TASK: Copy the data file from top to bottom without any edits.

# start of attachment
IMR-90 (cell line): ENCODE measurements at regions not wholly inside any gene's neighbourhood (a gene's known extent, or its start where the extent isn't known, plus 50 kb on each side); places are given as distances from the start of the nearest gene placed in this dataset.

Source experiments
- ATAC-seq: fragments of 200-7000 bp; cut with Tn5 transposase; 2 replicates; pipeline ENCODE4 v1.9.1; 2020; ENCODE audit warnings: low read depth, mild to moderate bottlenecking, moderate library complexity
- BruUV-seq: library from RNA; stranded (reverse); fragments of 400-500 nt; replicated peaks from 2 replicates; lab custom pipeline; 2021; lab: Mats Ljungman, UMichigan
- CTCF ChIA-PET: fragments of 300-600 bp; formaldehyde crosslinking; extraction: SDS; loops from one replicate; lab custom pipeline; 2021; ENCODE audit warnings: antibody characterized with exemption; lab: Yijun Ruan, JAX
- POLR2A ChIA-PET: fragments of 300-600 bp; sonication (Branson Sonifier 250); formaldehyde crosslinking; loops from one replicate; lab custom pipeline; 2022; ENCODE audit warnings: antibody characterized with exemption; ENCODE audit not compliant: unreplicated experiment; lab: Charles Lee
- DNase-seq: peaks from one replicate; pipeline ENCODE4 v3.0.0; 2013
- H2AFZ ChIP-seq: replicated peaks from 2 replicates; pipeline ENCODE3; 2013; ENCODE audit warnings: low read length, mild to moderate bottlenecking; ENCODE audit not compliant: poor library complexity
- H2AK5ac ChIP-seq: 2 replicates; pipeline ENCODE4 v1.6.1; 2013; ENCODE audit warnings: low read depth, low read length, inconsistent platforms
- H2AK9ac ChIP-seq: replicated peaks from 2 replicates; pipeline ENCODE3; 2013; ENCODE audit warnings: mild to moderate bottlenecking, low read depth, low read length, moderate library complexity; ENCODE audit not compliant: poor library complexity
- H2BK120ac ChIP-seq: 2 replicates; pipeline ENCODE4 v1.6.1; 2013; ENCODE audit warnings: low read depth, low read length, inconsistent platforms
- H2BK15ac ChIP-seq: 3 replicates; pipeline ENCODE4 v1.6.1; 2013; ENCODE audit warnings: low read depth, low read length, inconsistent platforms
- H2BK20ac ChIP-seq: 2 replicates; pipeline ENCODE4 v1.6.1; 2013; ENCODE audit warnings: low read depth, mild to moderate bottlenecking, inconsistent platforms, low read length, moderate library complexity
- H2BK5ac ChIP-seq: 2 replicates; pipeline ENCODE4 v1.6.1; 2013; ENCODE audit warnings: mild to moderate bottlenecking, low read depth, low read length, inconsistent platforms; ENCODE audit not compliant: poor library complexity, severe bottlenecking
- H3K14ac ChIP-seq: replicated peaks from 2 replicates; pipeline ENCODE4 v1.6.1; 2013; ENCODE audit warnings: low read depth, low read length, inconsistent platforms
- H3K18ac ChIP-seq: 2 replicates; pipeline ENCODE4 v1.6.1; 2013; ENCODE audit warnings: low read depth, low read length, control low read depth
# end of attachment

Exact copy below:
IMR-90 (cell line): ENCODE measurements at regions not wholly inside any gene's neighbourhood (a gene's known extent, or its start where the extent isn't known, plus 50 kb on each side); places are given as distances from the start of the nearest gene placed in this dataset.

Source experiments
- ATAC-seq: fragments of 200-7000 bp; cut with Tn5 transposase; 2 replicates; pipeline ENCODE4 v1.9.1; 2020; ENCODE audit warnings: low read depth, mild to moderate bottlenecking, moderate library complexity
- BruUV-seq: library from RNA; stranded (reverse); fragments of 400-500 nt; replicated peaks from 2 replicates; lab custom pipeline; 2021; lab: Mats Ljungman, UMichigan
- CTCF ChIA-PET: fragments of 300-600 bp; formaldehyde crosslinking; extraction: SDS; loops from one replicate; lab custom pipeline; 2021; ENCODE audit warnings: antibody characterized with exemption; lab: Yijun Ruan, JAX
- POLR2A ChIA-PET: fragments of 300-600 bp; sonication (Branson Sonifier 250); formaldehyde crosslinking; loops from one replicate; lab custom pipeline; 2022; ENCODE audit warnings: antibody characterized with exemption; ENCODE audit not compliant: unreplicated experiment; lab: Charles Lee
- DNase-seq: peaks from one replicate; pipeline ENCODE4 v3.0.0; 2013
- H2AFZ ChIP-seq: replicated peaks from 2 replicates; pipeline ENCODE3; 2013; ENCODE audit warnings: low read length, mild to moderate bottlenecking; ENCODE audit not compliant: poor library complexity
- H2AK5ac ChIP-seq: 2 replicates; pipeline ENCODE4 v1.6.1; 2013; ENCODE audit warnings: low read depth, low read length, inconsistent platforms
- H2AK9ac ChIP-seq: replicated peaks from 2 replicates; pipeline ENCODE3; 2013; ENCODE audit warnings: mild to moderate bottlenecking, low read depth, low read length, moderate library complexity; ENCODE audit not compliant: poor library complexity
- H2BK120ac ChIP-seq: 2 replicates; pipeline ENCODE4 v1.6.1; 2013; ENCODE audit warnings: low read depth, low read length, inconsistent platforms
- H2BK15ac ChIP-seq: 3 replicates; pipeline ENCODE4 v1.6.1; 2013; ENCODE audit warnings: low read depth, low read length, inconsistent platforms
- H2BK20ac ChIP-seq: 2 replicates; pipeline ENCODE4 v1.6.1; 2013; ENCODE audit warnings: low read depth, mild to moderate bottlenecking, inconsistent platforms, low read length, moderate library complexity
- H2BK5ac ChIP-seq: 2 replicates; pipeline ENCODE4 v1.6.1; 2013; ENCODE audit warnings: mild to moderate bottlenecking, low read depth, low read length, inconsistent platforms; ENCODE audit not compliant: poor library complexity, severe bottlenecking
- H3K14ac ChIP-seq: replicated peaks from 2 replicates; pipeline ENCODE4 v1.6.1; 2013; ENCODE audit warnings: low read depth, low read length, inconsistent platforms
- H3K18ac ChIP-seq: 2 replicates; pipeline ENCODE4 v1.6.1; 2013; ENCODE audit warnings: low read depth, low read length, control low read depth